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Last week, Harvard escaped from a bizarre and potentially damaging lawsuit after federal judge George A. O’Toole, Jr. threw out a request from a group representing victims of Iranian terrorist attacks to seize various Persian artifacts from Harvard. Still awaiting unpaid damages that a U.S. court ruled they were owed by the Iranian government, the group—under the leadership of Jenny Rubin—has recently set its sights on certain artifacts they believe to be the property of the Iranian government. Unfortunately for the plaintiffs, however, these artifacts are held in various collections such as the University of Chicago’s Oriental Institute and Harvard’s Peabody Museum, which acquired them long before the Islamic Republic of Iran was established in 1979.
And while Judge O’Toole’s ruling appears in part a straightforward and appropriate rejection of what seems a patently opportunistic attempt to benefit financially from both the tainted reputation of the Iranian regime and a warped view of history, it included a broader stance on the issue surrounding the ownership of formerly stolen artifacts—a controversy in which Harvard’s own position, in our view, warrants a re-evaluation.
“As a general matter,” O’Toole wrote, “establishing that a particular item was unlawfully exported or removed from Iran is not equivalent to showing that it now should be regarded as property of Iran subject to levy and execution.”
Of course, we cannot imagine any other appropriate response to such an attempt. After all, the argument of Rubin et al concerns an alleged—and obviously false—association between the Persian Empire and the belligerent Iranian Islamic “Republic” that currently exists within its former borders. But, even still, we worry that these words may set some sort of dangerous legal precedent that gives Western institutions such as Harvard the right to keep artifacts regardless of the circumstances under which they were acquired. While Harvard has a very good argument for keeping possession of the particular items concerned in the Rubin case, it’s troubling that this case may only lead to Western institutions keeping a tighter stranglehold over the rest of the world's stolen cultural heritage.
As an institution at the forefront of learning and education, Harvard's steady acquisition of numerous artifacts whose provenance spans both time and space falls into a tradition of prominent historical collections held by universities. While not quite the Ashmolean, our Sackler and Peabody Museums, amongst others, house many rare and notable artistic and historical materials. Many of these pieces, it must be said, were acquired around the turn of the last century, at the same time or soon after many of this country’s great international collections were assembled in museums and at other universities. It is of course no coincidence that the acquisition of many of these items from cultures such as Ancient Egypt, China, Greece, and the Islamic Middle East came during a period of unparalleled Western hegemony. And it is no secret that many of the Western world's most famous collections, such as the British Museum's storied Elgin Marbles, were effectively stolen from their territories of origin. Much of the finest Chinese porcelain that today adorns many museums and private homes was looted from Beijing's Old Summer Palace during the nineteenth century, coming as revenge for China's role in the Opium Wars and Boxer Rebellion.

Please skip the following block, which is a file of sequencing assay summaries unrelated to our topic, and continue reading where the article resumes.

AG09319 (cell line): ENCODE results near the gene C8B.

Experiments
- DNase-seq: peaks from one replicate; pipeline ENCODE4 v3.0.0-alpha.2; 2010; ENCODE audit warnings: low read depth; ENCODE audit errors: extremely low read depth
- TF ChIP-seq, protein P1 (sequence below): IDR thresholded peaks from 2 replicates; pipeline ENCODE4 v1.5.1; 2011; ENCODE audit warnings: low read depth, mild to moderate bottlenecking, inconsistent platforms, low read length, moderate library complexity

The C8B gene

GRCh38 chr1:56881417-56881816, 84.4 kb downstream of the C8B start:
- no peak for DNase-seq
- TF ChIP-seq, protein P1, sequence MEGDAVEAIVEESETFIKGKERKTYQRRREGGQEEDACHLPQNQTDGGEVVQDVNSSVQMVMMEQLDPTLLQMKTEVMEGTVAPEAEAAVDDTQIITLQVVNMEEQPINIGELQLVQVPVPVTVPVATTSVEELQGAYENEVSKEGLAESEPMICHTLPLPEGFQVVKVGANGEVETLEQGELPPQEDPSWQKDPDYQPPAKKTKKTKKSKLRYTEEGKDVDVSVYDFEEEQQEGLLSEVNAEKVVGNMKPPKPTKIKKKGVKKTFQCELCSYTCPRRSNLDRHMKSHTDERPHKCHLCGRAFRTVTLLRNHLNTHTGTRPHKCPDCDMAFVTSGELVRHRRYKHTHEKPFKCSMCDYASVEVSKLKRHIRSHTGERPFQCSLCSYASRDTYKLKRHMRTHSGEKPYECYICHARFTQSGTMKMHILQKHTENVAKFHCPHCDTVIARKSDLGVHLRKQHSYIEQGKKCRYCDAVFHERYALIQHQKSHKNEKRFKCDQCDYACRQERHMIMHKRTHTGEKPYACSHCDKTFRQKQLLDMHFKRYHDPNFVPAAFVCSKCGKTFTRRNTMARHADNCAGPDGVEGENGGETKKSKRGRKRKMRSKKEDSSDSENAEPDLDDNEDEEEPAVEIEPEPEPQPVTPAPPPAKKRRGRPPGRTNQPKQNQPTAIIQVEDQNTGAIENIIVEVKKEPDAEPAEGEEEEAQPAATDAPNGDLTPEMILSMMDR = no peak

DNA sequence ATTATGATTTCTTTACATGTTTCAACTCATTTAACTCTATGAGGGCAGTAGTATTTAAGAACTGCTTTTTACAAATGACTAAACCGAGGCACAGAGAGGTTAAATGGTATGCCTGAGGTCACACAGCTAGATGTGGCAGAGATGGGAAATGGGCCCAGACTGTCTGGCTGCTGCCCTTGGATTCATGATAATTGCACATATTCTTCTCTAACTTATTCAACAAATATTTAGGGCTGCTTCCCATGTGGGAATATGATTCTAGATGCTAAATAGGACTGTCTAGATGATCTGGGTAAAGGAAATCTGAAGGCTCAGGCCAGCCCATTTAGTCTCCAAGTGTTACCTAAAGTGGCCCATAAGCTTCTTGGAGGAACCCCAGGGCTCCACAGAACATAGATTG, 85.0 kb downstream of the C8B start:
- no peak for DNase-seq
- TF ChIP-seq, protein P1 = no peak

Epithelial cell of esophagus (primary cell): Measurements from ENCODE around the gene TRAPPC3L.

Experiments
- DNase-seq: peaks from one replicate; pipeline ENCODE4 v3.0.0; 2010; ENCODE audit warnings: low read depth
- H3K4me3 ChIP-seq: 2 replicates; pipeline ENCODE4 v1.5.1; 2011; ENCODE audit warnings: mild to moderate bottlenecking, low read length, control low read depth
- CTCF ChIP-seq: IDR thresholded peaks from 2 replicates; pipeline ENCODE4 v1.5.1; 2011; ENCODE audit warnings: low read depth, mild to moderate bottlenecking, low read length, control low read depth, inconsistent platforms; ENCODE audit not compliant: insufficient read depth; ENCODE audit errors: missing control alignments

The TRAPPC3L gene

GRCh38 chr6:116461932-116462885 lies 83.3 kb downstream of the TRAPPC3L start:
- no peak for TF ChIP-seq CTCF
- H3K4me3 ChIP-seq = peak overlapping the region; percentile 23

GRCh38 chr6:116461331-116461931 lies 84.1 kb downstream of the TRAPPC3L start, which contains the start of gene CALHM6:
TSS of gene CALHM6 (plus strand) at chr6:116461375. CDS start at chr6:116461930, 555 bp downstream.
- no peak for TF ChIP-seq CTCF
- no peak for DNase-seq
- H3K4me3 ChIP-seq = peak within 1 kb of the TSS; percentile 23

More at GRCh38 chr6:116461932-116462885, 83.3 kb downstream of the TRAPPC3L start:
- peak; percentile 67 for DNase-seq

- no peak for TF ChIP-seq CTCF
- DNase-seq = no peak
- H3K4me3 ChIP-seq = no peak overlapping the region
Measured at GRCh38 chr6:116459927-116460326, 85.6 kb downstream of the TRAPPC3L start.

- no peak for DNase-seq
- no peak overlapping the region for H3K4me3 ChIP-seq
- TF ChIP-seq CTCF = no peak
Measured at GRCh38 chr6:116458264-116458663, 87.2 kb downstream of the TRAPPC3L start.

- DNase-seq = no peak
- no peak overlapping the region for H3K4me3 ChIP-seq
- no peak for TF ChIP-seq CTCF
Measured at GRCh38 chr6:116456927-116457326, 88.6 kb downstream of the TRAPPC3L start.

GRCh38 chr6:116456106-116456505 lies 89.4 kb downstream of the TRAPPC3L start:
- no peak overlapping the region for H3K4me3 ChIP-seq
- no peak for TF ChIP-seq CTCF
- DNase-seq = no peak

A walk through any major museum—be it the Metropolitan Museum of Art in New York City, the British Museum in London, or the Louvre in Paris—would show that Harvard takes a backseat in the saga of Western museums proudly holding onto artifacts that others want back. Many of the circumstances in which these objects were taken do not amount to the trope of a civilizing mission that is so frequently used to justify Lord Elgin's seizing of the Elgin marbles: Look again, for instance, to the looting of the Forbidden City in the summer of 1900 by the Eight-Nation Alliance. And even when objects were taken from their areas of origin for the purposes of protecting them, why not follow Harvard's own example of returning the Lowell Bells to Moscow after 50 years of safeguarding them? For too long, museums in Western Europe and the United States have jealously clung to objects to which they have no underlying valid claim. As a rule, they should begin returning them to the many nations of Eastern Europe, the Middle East, Asian and others who now have the ample resources to take care of them.
We would not dispute that collections in the great Western museums have served as infinite sources of education, enjoyment, and awe for countless residents and tourists of these cities. There is even an argument to be made that more people across the world encounter and learn from these artifacts in a Western museum than would were they all returned to the sites of their creation. However, the purpose of a historical artifact is the rare insight it affords the world of the present into the world of the past, and the value of that insight depends upon a conversation between an object’s current home and the site of its creation. In moving forward, we urge Harvard to consider following the example of peer institutions like Yale, which, after a lawsuit of its own from the Peruvian government over certain Incan artifacts taken years before, is moving to create a jointly operated research center slated to open in October.
This question of artifacts stolen years ago in different times from national entities that no longer exist is indeed a complicated one. We can only hope that Harvard’s approach in the future will be one of active engagement with the cultures from which many of the artifacts in its museums were taken and that the Rubin case doesn’t set a precedent of stifling discourse between East and West.
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